CYCLONE, DROUGHT, FLOOD, FIRE: LIFE LIVED IN THE EXTREME
Drought, flood, storm and fire define life in Australia, the driest inhabited continent on earth. Drought grips the nation regularly with some spells lasting over a decade, and in many areas, arid conditions brought about by low rainfall remain common. A country of great extremes, Australia is locked to the cycles of El Nino and La Nina, which bring alternating dry conditions and wet conditions to the east coast every few years.
Blazes fuelled by wind, dry bush and weather can consume everything in their path. And nowhere on Earth burns with quite the same ferocity and regularity as Australian bushfires – particularly during the sweltering summer months. But fire in Australia also brings life, stimulating new plant growth – it is an intrinsic force in this ancient landscape. Indigenous peoples understand its dual nature better than anyone, harnessing its power for spiritual and environmental purposes.
Once a drought breaks, flood often follows. Cyclones born at sea hit land, then turn into rain bearing depressions. The average annual rainfall can fall in only a couple of days, and desert country that has been dry for years springs back to life – and explosion that continues as long as there is water.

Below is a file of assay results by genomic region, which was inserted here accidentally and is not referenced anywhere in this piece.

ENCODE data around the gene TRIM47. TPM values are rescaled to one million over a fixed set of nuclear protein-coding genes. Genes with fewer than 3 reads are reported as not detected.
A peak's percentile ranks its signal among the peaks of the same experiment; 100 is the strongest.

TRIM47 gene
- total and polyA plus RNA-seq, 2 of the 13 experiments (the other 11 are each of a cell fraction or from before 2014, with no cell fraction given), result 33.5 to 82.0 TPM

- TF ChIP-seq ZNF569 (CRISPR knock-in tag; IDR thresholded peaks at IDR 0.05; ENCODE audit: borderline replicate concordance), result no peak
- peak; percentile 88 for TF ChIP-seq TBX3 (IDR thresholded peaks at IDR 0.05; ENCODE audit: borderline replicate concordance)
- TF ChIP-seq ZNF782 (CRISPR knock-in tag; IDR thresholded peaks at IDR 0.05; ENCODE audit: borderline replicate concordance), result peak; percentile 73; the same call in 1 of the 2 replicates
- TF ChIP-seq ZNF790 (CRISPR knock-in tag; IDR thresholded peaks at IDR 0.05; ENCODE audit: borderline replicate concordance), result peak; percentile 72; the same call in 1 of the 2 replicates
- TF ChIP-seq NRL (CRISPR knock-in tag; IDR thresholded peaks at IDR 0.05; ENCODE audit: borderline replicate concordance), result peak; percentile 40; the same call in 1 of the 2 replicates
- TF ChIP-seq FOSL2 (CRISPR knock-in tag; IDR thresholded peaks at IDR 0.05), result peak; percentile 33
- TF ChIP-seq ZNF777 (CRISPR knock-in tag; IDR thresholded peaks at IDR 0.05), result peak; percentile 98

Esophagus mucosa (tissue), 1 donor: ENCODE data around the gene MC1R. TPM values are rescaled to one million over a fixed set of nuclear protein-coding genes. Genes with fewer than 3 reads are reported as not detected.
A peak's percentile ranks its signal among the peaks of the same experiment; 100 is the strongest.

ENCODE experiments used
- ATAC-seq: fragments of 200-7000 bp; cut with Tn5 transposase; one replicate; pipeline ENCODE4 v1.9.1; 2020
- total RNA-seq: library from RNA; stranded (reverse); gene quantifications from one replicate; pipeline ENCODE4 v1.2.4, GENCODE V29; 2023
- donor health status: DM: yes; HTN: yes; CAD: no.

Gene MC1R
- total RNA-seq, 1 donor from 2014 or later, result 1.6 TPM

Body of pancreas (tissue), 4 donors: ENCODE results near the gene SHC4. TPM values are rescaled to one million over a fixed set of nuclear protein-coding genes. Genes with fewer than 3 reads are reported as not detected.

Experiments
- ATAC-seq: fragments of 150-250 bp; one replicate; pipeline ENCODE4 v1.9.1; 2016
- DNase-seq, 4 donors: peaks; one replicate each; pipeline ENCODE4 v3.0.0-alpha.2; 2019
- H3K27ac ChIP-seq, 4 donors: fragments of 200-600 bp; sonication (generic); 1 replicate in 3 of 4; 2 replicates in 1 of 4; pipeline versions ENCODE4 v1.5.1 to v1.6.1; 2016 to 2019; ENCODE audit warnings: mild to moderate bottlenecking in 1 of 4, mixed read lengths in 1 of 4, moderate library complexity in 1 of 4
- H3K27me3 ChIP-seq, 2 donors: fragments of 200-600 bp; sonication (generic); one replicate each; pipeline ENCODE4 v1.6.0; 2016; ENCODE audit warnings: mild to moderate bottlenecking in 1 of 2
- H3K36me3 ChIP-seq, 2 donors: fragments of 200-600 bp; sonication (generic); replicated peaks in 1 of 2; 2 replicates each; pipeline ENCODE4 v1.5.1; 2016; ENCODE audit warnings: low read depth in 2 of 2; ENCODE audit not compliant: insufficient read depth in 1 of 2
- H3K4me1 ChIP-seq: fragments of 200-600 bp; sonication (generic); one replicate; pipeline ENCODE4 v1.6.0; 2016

Tropical Far North Queensland is a place like no other, with ancient rainforest growing down to the coast that touches the waters of the Great Barrier Reef. Storms that burst upon Australia’s tropical east coast bring cyclonic winds and destruction. But these ecosystems have evolved over millions of years with storms, and life has learned to adapt – it’s a delicate interconnected web of life based around destruction and rebirth after cyclone activity.
This compelling four-part series explores the apocalyptic forces that nature visits on this ancient island and looks at how millions of years of evolution have uniquely prepared all Australian life for these dramatic and often devastating challenges.